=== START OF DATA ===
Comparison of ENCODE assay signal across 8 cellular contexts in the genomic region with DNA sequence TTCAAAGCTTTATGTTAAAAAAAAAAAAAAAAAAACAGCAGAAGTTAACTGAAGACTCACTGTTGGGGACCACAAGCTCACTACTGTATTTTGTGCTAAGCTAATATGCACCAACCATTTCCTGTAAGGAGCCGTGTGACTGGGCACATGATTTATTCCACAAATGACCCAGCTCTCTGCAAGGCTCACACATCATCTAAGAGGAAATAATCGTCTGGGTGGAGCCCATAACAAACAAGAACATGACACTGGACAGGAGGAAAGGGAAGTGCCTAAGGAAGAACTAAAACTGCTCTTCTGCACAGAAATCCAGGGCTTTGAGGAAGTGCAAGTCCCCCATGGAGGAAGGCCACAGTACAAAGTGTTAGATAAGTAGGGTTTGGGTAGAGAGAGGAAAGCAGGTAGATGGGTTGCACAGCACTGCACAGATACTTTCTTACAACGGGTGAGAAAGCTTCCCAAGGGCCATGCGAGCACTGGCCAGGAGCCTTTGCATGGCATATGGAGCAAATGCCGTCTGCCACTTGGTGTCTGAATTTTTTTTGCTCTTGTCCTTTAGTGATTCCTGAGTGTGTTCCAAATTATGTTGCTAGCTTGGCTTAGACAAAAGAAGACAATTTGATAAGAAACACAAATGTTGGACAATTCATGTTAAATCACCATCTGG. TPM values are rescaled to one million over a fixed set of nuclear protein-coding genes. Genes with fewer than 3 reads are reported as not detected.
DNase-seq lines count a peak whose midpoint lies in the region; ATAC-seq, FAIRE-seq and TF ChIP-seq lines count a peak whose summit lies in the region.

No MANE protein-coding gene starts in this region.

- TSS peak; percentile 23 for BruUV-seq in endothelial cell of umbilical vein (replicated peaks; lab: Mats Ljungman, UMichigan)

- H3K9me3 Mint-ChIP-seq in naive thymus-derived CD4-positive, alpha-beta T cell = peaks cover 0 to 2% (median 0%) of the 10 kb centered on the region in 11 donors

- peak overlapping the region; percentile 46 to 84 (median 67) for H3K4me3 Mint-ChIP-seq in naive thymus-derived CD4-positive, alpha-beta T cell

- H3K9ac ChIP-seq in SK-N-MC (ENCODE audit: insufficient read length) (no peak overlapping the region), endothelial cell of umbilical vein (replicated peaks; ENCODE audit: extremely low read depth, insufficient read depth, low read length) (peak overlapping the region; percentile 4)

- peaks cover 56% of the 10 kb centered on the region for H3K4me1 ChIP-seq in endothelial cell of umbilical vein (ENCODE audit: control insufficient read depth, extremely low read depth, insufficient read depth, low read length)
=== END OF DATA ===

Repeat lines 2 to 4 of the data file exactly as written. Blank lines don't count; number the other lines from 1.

DNase-seq lines count a peak whose midpoint lies in the region; ATAC-seq, FAIRE-seq and TF ChIP-seq lines count a peak whose summit lies in the region.

No MANE protein-coding gene starts in this region.

- TSS peak; percentile 23 for BruUV-seq in endothelial cell of umbilical vein (replicated peaks; lab: Mats Ljungman, UMichigan)